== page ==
By Jode Roberts, communications

What's the Homegrown National Park Project?

• Thirty retired canoes relaunched as pollinator-friendly planters
• Sixty-five keen volunteer Homegrown Park Rangers
• Thousands of milkweed plants welcoming monarch butterflies
Musical parades, outdoor movie screenings and community events — including Homegrown pizza nights!
This award-winning project began four years ago. It aimed to transform Toronto neighbourhoods, one fun, citizen-led step at a time.

Each spring, we recruited and trained residents of neighbourhoods along the former Garrison Creek. With the support of DSF staff, these Homegrown Park Rangers gained skills and confidence. Then we set them loose. They established new pollinator-friendly spaces in their neighbourhoods. They created food- and art-filled community events that engage their neighbours. And they did it all for the sake of bees, butterflies and other essential critters.
Ranger Aidan's community canoe project landed thousands of pollinator-friendly canoe planters. Ranger Marc's rain garden project transformed 11 front yards into flood-busting rain gardens. Rangers Anjum, Georgia and Gillian helped swap pavement for pollinators along Palmerston Square. That inspired the adjacent school to hatch its own exciting greening plan. And Ranger Michael began a "butterflyway" of pollinator patches through his Cedarvale neighbourhood.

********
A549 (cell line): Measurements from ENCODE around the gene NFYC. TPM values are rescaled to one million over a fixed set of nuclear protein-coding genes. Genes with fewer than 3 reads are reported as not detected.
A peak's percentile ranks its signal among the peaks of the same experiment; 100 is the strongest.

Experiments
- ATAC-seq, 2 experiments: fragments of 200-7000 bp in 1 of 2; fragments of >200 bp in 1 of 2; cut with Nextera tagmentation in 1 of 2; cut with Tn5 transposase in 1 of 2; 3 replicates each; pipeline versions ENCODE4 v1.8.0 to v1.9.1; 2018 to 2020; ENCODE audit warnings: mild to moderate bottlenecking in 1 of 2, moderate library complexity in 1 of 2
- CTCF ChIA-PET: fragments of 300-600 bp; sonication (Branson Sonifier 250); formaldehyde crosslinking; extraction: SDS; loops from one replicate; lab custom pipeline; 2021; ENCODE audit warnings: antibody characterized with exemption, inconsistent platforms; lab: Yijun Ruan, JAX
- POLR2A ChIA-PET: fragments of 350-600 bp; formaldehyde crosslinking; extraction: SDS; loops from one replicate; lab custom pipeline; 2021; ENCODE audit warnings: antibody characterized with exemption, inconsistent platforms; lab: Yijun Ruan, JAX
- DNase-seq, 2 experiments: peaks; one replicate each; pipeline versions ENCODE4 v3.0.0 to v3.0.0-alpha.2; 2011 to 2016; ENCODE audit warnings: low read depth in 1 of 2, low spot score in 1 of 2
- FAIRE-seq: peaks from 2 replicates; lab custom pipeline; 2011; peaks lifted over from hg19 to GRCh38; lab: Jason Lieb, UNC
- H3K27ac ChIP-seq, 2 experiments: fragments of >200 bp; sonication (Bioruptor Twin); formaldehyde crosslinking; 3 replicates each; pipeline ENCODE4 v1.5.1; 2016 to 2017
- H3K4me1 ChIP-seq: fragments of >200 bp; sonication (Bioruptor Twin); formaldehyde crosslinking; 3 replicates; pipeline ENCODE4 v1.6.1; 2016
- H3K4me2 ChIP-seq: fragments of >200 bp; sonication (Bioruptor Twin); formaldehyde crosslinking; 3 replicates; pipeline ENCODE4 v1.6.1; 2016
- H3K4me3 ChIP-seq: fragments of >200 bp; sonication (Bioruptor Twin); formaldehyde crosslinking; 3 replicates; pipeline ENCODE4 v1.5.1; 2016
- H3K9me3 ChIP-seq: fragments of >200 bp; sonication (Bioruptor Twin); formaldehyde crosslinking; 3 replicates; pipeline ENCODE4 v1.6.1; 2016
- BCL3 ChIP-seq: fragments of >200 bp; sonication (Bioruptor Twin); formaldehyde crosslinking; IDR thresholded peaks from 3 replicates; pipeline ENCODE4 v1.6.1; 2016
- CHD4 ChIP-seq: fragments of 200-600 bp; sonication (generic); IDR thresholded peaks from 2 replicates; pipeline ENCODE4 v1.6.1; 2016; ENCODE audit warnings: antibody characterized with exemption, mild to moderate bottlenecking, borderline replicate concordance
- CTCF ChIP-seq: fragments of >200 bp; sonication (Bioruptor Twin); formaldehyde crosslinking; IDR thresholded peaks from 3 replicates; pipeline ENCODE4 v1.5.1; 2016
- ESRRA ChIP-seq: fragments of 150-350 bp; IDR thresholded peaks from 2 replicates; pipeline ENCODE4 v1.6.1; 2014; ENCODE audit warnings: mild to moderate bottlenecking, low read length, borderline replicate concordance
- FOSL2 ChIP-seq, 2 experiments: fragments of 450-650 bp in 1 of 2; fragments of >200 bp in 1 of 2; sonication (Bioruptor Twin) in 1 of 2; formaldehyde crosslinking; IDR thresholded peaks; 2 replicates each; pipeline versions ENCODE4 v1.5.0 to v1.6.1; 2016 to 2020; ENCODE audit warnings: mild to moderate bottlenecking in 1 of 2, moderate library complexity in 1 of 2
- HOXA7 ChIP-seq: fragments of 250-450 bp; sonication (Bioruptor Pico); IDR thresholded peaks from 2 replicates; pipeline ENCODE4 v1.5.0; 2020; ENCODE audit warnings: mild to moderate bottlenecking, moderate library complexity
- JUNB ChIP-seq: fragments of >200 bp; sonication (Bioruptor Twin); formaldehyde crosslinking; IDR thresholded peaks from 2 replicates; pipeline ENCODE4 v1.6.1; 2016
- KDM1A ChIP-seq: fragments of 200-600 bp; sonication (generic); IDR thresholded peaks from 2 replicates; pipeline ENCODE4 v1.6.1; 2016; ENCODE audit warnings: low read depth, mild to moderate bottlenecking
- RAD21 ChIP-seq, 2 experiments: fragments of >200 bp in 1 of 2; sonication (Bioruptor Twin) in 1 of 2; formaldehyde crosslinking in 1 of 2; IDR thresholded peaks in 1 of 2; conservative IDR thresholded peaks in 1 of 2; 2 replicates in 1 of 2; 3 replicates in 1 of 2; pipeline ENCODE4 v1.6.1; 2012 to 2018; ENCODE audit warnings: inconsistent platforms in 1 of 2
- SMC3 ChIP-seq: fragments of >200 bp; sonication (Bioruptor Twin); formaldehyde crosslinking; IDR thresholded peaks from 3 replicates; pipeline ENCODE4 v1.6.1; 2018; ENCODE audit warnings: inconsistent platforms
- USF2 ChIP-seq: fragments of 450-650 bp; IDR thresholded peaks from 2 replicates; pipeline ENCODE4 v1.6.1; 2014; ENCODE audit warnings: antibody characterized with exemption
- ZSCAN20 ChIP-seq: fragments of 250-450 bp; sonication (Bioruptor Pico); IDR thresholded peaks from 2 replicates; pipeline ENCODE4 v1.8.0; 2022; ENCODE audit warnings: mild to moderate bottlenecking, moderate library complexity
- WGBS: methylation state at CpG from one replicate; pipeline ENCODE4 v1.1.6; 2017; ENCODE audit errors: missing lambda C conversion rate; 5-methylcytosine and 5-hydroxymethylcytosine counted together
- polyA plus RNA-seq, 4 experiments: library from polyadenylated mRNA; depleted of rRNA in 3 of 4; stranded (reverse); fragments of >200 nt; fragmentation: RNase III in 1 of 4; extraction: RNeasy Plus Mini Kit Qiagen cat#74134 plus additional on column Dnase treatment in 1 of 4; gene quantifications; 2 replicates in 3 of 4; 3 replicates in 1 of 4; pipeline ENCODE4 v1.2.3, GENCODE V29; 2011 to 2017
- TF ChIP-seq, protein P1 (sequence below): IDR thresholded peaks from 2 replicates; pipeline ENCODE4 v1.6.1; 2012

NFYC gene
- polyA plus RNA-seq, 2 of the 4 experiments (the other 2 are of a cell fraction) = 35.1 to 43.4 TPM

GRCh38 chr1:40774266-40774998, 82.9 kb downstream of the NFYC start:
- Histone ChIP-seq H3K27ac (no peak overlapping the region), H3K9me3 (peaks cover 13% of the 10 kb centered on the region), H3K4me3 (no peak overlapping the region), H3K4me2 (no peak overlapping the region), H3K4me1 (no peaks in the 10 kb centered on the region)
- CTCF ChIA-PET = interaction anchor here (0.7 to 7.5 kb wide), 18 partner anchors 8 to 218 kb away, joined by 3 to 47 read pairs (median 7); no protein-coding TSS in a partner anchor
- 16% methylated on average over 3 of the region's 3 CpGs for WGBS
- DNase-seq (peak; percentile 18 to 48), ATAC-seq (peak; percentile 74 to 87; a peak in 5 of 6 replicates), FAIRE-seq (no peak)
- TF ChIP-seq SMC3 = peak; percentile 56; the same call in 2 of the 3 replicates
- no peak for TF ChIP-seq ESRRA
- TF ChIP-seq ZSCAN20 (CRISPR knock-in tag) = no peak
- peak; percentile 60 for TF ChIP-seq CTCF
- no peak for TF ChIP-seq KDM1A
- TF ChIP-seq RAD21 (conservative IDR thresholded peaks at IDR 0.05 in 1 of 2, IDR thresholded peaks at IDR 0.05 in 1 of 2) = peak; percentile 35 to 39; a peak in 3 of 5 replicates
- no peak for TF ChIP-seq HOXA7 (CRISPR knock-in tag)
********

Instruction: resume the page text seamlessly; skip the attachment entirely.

This year, the Homegrown National Park Project will focus on:
• Greening Toronto laneways (like this and this)
• Growing our canoe garden fleet
• Creating more butterflyways through the city
• Hosting more outdoor events — movies, pizza nights and the fourth annual Park Crawl September 25!
This year we're excited to begin bringing the joys of the Homegrown National Park Project to communities across the country through the launch of our national Butterflyway Project this fall. For a sneak peak, check out this video.

For more information about the Homegrown National Park Project, check out and visit our Facebook page. If you want to get involved, contact Jode Roberts at

July 27, 2016

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1 Comment

Aug 29, 2016
9:46 AM

I was thrilled to snap a photo of some baby Monarch butterflies on a milkweed plant in a Toronto garden a couple of weeks ago. I used the occasion to give my two small grandsons some information about the importance of protecting wildlife and providing them with friendly habitat too! I am not sure how best to get my photo to you, but if you let me know I’d be happy to post it!

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